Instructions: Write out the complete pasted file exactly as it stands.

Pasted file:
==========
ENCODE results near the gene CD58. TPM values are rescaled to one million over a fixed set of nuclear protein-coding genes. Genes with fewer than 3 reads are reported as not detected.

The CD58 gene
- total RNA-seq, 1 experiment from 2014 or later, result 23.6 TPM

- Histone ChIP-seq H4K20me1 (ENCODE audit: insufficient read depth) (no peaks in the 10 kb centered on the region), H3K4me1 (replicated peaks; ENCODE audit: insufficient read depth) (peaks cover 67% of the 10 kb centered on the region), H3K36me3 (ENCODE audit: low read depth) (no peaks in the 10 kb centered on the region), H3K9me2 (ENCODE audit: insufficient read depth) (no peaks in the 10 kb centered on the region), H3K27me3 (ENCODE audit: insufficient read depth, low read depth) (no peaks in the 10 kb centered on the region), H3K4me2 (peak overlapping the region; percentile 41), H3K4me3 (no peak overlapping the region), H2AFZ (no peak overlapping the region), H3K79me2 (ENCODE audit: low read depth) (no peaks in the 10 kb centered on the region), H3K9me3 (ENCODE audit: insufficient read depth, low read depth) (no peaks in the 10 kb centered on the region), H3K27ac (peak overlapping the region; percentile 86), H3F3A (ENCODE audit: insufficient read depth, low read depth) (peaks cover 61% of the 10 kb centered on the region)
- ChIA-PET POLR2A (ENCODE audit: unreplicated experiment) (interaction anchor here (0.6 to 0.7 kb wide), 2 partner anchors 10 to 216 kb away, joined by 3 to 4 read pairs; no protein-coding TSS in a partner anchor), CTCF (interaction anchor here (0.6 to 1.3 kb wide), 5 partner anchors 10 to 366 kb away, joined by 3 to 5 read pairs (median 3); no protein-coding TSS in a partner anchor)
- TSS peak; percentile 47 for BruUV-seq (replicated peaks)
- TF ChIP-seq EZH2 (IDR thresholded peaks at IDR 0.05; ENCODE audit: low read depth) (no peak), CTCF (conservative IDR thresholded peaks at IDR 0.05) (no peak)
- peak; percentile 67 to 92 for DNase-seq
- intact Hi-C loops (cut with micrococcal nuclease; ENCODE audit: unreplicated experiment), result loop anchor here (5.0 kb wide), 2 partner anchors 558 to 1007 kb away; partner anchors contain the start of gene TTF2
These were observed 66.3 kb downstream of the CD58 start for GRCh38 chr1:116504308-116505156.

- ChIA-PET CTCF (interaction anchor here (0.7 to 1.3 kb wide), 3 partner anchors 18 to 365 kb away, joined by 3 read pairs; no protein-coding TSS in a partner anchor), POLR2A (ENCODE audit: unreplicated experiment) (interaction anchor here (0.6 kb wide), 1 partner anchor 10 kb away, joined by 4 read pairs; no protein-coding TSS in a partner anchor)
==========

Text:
ENCODE results near the gene CD58. TPM values are rescaled to one million over a fixed set of nuclear protein-coding genes. Genes with fewer than 3 reads are reported as not detected.

The CD58 gene
- total RNA-seq, 1 experiment from 2014 or later, result 23.6 TPM

- Histone ChIP-seq H4K20me1 (ENCODE audit: insufficient read depth) (no peaks in the 10 kb centered on the region), H3K4me1 (replicated peaks; ENCODE audit: insufficient read depth) (peaks cover 67% of the 10 kb centered on the region), H3K36me3 (ENCODE audit: low read depth) (no peaks in the 10 kb centered on the region), H3K9me2 (ENCODE audit: insufficient read depth) (no peaks in the 10 kb centered on the region), H3K27me3 (ENCODE audit: insufficient read depth, low read depth) (no peaks in the 10 kb centered on the region), H3K4me2 (peak overlapping the region; percentile 41), H3K4me3 (no peak overlapping the region), H2AFZ (no peak overlapping the region), H3K79me2 (ENCODE audit: low read depth) (no peaks in the 10 kb centered on the region), H3K9me3 (ENCODE audit: insufficient read depth, low read depth) (no peaks in the 10 kb centered on the region), H3K27ac (peak overlapping the region; percentile 86), H3F3A (ENCODE audit: insufficient read depth, low read depth) (peaks cover 61% of the 10 kb centered on the region)
- ChIA-PET POLR2A (ENCODE audit: unreplicated experiment) (interaction anchor here (0.6 to 0.7 kb wide), 2 partner anchors 10 to 216 kb away, joined by 3 to 4 read pairs; no protein-coding TSS in a partner anchor), CTCF (interaction anchor here (0.6 to 1.3 kb wide), 5 partner anchors 10 to 366 kb away, joined by 3 to 5 read pairs (median 3); no protein-coding TSS in a partner anchor)
- TSS peak; percentile 47 for BruUV-seq (replicated peaks)
- TF ChIP-seq EZH2 (IDR thresholded peaks at IDR 0.05; ENCODE audit: low read depth) (no peak), CTCF (conservative IDR thresholded peaks at IDR 0.05) (no peak)
- peak; percentile 67 to 92 for DNase-seq
- intact Hi-C loops (cut with micrococcal nuclease; ENCODE audit: unreplicated experiment), result loop anchor here (5.0 kb wide), 2 partner anchors 558 to 1007 kb away; partner anchors contain the start of gene TTF2
These were observed 66.3 kb downstream of the CD58 start for GRCh38 chr1:116504308-116505156.

- ChIA-PET CTCF (interaction anchor here (0.7 to 1.3 kb wide), 3 partner anchors 18 to 365 kb away, joined by 3 read pairs; no protein-coding TSS in a partner anchor), POLR2A (ENCODE audit: unreplicated experiment) (interaction anchor here (0.6 kb wide), 1 partner anchor 10 kb away, joined by 4 read pairs; no protein-coding TSS in a partner anchor)